- Milk: for best results, I recommend organic milk that is at least 2%, and NOT ultra-pasteurized (a pasteurization process at extremely high heat, which damages the milk structure). Back when I lived at Hidden Villa, we made yogurt from the whole Jersey cow milk that we had in abundance. It was like a thick, creamy custard; it was incredible. Now, in my non-farm life, I really like Clover 2% or Whole. I once tried to make yogurt with the Safeway Lucerne milk and it didn't turn out properly; the milk became sour and did not coagulate. BUT, that was just one experience.
- Yogurt culture: this is simply a small amount plain yogurt that you will use as your starter. For one gallon of milk, I only used a 6 oz container. After trying a couple brands, I have had fabulous results with Nancy's plain non-fat yogurt. My finished yogurt had great flavor and a silky texture.
That's it! But you will also need the following equipment:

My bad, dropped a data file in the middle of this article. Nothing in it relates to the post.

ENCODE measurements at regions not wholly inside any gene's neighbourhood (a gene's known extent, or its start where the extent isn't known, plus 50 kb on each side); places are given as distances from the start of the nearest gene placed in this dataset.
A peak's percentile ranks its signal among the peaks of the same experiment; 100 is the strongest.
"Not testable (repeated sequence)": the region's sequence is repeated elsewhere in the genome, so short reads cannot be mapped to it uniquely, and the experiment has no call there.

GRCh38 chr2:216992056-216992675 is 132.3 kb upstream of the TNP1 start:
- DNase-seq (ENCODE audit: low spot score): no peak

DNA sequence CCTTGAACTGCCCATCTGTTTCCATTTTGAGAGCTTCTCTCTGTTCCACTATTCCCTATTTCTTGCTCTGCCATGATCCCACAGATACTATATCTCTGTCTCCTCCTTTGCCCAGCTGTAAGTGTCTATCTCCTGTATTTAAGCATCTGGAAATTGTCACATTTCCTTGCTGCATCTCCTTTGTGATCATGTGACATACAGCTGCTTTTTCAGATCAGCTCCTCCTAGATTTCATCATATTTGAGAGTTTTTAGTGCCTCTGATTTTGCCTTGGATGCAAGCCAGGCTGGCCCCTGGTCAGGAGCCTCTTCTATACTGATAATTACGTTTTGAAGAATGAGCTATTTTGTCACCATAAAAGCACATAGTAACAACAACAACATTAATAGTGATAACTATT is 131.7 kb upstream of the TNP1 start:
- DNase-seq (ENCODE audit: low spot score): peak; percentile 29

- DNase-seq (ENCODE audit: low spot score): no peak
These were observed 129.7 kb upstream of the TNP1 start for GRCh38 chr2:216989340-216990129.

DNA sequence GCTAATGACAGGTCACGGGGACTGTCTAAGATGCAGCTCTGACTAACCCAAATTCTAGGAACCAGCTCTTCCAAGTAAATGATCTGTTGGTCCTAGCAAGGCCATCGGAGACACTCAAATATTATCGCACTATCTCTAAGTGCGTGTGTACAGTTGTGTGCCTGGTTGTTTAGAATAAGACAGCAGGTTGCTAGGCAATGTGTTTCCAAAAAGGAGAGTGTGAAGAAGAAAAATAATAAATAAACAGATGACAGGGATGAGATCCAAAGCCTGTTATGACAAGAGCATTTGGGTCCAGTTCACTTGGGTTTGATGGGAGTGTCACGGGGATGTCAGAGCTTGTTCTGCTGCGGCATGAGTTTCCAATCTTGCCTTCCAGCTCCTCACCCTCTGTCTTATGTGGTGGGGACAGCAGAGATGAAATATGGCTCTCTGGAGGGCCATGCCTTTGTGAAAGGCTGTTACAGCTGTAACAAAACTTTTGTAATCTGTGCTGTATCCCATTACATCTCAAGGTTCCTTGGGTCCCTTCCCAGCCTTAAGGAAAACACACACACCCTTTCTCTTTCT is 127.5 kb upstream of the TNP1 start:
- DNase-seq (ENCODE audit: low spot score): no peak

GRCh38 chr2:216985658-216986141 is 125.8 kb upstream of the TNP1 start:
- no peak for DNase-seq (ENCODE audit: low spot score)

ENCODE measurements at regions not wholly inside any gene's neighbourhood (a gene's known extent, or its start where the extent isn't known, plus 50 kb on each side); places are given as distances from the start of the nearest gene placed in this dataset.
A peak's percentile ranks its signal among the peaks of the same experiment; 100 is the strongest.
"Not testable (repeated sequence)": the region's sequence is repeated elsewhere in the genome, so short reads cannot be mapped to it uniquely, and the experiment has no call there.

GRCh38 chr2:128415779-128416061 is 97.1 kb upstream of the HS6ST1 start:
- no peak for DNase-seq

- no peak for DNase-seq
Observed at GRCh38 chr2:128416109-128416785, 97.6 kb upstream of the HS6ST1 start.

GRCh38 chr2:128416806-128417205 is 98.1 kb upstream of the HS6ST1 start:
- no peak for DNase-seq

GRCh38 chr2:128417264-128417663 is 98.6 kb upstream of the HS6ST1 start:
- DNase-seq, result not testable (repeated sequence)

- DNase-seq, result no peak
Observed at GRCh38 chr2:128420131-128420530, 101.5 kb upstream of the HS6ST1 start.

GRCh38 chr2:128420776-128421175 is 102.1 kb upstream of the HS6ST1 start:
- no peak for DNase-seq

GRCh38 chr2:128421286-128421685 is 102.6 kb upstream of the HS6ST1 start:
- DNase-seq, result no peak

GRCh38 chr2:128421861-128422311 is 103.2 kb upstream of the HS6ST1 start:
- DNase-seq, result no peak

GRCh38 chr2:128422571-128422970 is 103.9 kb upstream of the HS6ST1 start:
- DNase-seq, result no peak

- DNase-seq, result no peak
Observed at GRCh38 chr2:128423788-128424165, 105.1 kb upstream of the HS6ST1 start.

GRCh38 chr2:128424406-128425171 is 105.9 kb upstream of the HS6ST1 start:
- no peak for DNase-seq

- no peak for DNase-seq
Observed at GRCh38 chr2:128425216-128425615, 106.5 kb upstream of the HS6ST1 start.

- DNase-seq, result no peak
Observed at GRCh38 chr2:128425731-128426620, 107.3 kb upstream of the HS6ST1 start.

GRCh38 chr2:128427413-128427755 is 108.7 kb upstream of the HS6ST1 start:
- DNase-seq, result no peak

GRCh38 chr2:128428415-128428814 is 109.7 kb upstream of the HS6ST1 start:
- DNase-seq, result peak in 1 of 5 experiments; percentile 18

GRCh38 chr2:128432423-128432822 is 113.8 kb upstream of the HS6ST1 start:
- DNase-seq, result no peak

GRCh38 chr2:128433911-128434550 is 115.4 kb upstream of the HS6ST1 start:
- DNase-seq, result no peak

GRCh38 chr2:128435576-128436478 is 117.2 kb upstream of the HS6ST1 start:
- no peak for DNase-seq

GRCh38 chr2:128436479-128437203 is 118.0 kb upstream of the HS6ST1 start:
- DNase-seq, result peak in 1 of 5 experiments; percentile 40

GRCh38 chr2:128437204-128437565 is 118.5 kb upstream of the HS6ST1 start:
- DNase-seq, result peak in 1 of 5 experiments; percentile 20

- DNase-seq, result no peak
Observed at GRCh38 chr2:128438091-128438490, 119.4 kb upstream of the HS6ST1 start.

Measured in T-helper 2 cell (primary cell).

- Heavy bottomed pot for heating milk
- Sterile jars for culturing and storing your yogurt. It is extremely important that you sterilize the jars with boiling water, so that you won't have "bad" bacteria or mold that can reproduce in your yogurt.
- Funnel and ladle, or whatever miscellaneous tools you have for transferring milk. Sterilize these too!
- Cooking thermometer: make sure it can measure lower temperatures, as low as 100 degrees Fahrenheit. Not all meat thermometers do this.
- A handkerchief or towel to cover the milk while it cools.
STEP 1: Pour milk into pot and heat slowly over medium heat, stirring occasionally. Once you have reached 162 degrees Fahrenheit, count for 20 seconds and then turn off the heat.